"Tesla believes the faster the world stops relying on fossil fuels and moves towards a zero-emission future, the better," says Tesla. "Electric cars, batteries, and renewable energy generation and storage already exist independently, but when combined, they become even more powerful – that’s the future we want. "
In order to deliver on its promise of "accelerate the world’s transition to sustainable energy through increasingly affordable electric vehicles and energy products," Tesla's Gigafactory journey began in 2014 to meet its produciton goals of 500,000 cars per year (a figure which would require the entire worlds supply of lithium-ion batteries at the time).
By ramping up its production and bringing it in-house, the cost of Tesla 's battery cells declined "through economies of scale, innovative manufacturing, reduction of waste, and the simple optimisation of locating most manufacturing processes under one roof." With this reduction in battery cost, "Tesla can make products available to more and more people, allowing us to make the biggest possible impact on transitioning the world to sustainable energy."
2014: Giga Nevada and Giga New York begin construction
Born out of necessity to meet its own supply demand for sustainable energy, Tesla began the construction of its first Gigafactory in June 2014, in Reno, Nevada, followed by its Buffalo, New York facility the same year. "By bringing cell production in-house, Tesla manufactures batteries at the volumes required to meet production goals, while creating thousands of jobs," said Tesla.
2016: Reno, Nevada grand opening
Tesla’s construction of Giga Nevada came to an end in 2016, the first of its Gigafactories to complete its construction project. The factory’s grand opening took place in July 2016, and by mid-2018 reached an annual battery production rate of 20 GWh, which made it the highest-volume battery plant in the world that year.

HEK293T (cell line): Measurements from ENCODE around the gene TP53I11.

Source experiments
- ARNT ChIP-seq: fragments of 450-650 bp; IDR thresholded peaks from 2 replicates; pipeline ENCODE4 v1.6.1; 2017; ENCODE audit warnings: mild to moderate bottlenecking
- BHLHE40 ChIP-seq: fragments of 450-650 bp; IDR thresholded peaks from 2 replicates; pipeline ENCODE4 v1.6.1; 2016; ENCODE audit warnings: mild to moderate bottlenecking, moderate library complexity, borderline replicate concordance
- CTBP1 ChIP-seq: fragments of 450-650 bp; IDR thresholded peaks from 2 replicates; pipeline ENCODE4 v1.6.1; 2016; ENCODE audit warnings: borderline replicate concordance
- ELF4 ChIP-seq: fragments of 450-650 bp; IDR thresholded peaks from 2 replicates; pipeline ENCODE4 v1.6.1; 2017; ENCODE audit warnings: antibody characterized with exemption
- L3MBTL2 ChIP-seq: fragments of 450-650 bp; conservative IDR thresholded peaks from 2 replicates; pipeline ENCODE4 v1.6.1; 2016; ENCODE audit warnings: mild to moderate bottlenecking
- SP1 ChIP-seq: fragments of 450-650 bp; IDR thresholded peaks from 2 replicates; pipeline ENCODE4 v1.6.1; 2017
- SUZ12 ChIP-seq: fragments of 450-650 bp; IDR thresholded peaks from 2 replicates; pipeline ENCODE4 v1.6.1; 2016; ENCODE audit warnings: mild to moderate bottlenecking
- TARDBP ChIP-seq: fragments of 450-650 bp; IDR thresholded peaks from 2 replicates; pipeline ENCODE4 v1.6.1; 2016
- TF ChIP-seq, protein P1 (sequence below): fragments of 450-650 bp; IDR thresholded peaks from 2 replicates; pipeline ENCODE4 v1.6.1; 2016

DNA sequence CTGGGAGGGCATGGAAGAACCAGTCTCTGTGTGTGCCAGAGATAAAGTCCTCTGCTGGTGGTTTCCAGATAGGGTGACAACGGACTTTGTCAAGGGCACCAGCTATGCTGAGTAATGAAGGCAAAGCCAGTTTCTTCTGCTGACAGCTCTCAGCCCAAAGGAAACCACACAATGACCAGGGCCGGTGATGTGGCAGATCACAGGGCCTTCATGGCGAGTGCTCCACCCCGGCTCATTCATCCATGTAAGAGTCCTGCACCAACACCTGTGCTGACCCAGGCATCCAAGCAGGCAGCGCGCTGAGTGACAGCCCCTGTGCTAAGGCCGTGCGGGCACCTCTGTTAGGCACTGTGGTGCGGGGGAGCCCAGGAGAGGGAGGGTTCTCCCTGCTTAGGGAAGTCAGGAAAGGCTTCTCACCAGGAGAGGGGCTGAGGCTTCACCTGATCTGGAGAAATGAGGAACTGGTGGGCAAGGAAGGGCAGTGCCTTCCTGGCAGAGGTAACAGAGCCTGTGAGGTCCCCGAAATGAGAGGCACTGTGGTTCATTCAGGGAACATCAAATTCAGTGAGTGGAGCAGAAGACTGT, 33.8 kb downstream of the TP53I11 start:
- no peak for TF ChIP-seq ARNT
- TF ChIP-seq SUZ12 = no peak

2017: Giga New York begins production
Two years after Tesla’s second Gigafactory began construction, Giga New York was complete, and started its production operations in 2017.
2019: Giga Shanghai construction to production in record time
In 2019, Tesla selected Shanghai as its third Gigafactory location. The company constructed the factory in record time, taking just 168 working days from gaining permits to finishing the plant's construction.
2019: Giga Berlin begins construction
Announced in November 2019, Tesla began the construction of its first European Gigafactory in Berlin. The Gigafactory is still under construction.
2020: Giga Texas begins construction
The following year in August 2020, Tesla began the construction of its Giga Texas factory. The company’s third Gigafactory in the US is still under construction.
2021: Giga Texas and Giga Berlin expected completion of construction
Looking to the future, Tesla expects to complete the construction of its Giga Texas and Giga Berlin factories in May 2021 and July 2021 respectively.